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Old 11-06-2013
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Re: Learning to dock shorthanded

I never leave the dock alone. The problem is that I just can't predict what conditions will be when I return. The wind can be on the nose, to port, to starboard, or behind me. Currents run parallel with my slip. The exit to the marina is to the left in the pic below.

Here is my situation;


I'm in the slip occupied by the boat in yellow. You can see that the fairway is tight, and there is usually a SeaRay 340 in the slip next to me...


My boat is 35' long, and I believe that the distance from the piling to the end of the slip is about 33'.

Here is another view;


What I do when leaving is; Double the green line on the bow. Start the motor, cast off all lines except the green bow line, put the boat into reverse. Because prop walk will push my bow to starboard, I do not let the crew on the bow release the green line until the bow swings to port (or is next to the finger pier). I even encourage them to give a tug on the line to help pivot the bow to starboard.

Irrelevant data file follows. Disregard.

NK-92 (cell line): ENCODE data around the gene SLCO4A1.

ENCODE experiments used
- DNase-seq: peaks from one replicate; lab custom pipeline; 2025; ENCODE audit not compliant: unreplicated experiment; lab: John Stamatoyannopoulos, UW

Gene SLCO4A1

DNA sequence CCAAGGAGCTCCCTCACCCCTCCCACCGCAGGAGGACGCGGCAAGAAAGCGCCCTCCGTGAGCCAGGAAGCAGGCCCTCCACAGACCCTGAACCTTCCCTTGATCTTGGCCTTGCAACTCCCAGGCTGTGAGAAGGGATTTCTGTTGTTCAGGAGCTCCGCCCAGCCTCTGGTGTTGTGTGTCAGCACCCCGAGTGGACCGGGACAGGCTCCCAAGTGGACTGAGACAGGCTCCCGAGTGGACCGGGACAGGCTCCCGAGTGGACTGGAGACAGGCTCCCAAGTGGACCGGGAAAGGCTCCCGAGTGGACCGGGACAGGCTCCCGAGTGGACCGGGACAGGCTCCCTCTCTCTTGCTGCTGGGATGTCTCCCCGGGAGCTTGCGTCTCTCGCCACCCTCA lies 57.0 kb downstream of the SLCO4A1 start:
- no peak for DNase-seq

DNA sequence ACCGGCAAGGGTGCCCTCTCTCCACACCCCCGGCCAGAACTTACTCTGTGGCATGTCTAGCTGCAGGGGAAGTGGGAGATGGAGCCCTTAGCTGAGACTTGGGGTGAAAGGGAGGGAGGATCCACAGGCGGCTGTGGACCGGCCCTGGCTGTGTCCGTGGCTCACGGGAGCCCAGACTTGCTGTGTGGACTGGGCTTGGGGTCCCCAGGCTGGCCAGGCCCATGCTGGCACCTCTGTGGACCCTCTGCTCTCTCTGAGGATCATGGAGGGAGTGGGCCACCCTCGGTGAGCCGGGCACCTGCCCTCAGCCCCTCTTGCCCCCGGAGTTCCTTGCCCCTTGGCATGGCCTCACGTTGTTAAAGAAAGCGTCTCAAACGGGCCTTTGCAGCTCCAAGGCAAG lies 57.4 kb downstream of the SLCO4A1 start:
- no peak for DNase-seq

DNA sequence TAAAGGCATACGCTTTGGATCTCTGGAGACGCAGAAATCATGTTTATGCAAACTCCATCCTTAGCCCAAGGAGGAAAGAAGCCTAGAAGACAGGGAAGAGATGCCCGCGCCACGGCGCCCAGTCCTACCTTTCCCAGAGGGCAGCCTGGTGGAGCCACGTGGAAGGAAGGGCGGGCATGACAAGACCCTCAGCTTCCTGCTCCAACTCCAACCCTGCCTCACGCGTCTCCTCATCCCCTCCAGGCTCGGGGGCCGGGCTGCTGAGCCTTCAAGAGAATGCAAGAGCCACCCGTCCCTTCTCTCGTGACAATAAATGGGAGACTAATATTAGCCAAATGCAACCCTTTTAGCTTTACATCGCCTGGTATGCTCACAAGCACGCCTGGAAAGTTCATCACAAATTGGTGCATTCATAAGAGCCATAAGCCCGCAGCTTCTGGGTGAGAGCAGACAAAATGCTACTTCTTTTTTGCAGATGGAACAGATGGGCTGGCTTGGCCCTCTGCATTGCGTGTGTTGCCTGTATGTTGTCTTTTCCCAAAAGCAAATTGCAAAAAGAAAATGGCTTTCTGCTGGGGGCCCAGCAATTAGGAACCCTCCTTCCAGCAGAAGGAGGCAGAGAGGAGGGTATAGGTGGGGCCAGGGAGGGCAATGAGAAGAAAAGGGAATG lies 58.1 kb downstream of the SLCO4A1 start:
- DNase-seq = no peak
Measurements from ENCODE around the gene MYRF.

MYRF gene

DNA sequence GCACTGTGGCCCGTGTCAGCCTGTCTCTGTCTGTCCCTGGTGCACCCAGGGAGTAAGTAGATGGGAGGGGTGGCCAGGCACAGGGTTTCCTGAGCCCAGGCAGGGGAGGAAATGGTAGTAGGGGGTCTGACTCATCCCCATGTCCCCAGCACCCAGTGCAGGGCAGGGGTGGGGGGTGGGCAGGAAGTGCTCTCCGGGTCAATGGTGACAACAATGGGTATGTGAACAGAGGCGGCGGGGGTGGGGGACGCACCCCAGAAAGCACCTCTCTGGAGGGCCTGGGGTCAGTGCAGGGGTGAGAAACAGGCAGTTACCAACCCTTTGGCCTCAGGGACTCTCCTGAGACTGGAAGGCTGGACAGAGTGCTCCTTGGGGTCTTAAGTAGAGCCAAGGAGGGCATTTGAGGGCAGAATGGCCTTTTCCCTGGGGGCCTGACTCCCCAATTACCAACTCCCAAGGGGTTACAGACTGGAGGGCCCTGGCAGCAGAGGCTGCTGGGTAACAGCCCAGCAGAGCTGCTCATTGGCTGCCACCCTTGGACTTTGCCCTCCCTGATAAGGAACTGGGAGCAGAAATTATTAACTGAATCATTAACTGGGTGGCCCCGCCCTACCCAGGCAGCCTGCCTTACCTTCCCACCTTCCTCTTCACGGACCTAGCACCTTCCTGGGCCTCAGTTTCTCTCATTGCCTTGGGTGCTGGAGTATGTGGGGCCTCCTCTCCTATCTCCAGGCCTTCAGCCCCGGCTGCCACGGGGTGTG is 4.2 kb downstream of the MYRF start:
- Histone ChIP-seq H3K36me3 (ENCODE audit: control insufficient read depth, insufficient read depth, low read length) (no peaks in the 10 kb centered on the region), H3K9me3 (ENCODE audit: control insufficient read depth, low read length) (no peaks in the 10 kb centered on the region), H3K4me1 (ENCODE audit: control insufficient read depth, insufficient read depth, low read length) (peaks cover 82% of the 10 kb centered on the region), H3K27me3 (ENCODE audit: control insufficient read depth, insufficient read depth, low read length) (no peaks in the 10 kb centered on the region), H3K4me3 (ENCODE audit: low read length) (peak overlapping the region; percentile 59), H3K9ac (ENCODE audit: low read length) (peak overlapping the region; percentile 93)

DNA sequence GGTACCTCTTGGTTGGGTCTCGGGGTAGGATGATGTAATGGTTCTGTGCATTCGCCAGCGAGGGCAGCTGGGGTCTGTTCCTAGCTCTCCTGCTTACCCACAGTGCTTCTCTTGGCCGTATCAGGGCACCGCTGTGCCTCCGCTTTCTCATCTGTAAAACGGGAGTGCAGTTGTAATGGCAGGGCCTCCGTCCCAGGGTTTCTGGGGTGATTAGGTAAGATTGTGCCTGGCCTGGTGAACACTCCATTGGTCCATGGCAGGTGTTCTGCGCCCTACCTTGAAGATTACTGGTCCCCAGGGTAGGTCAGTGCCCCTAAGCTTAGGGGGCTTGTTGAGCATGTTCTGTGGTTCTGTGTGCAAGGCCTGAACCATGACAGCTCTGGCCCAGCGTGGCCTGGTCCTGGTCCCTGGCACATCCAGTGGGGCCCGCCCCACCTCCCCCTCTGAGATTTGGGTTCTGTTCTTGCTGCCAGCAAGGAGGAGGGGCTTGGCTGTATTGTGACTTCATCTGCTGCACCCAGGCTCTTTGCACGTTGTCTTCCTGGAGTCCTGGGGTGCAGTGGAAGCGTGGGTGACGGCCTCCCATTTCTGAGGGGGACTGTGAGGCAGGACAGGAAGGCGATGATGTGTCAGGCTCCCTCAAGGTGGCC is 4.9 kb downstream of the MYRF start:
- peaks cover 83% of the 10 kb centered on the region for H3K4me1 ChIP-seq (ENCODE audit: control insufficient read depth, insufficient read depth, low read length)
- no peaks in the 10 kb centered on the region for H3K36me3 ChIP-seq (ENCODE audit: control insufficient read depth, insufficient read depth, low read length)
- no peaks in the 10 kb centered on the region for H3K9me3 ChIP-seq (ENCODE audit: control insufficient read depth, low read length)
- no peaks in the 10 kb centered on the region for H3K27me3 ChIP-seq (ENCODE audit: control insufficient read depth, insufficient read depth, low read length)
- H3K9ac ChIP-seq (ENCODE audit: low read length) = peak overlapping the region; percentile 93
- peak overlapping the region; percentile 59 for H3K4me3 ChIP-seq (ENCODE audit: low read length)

If the crew on the bow releases the line early, and the bow does not swing to port, I will back down the fairwary.

When returning;

I have fenders out, and bow, stern and spring lines rigged before I enter the fairway. When I enter the fairway, I have crew go up to the shrouds (the red arrow), with the spring line (red) in hand, and prepare to step onto the dock. As soon as they can, I have them step onto the dock, and secure the spring line first. I then put the boat into reverse to stop any forward momentum, and prop walk pushes the stern to snuggle against the dock. I then tell them to QUICKLY go forward, and grab the port bow line (green) to keep me from swinging into my neighbor's SeaRay. As they do this, I step off and secure the stern line.

I am open to suggestions, but I can't imagine doing this single handed.
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USCG Licensed OUPV Captain, ASA 101/103/104/105 Certified Instructor - Also certified in Recreational Marine Electrical Systems


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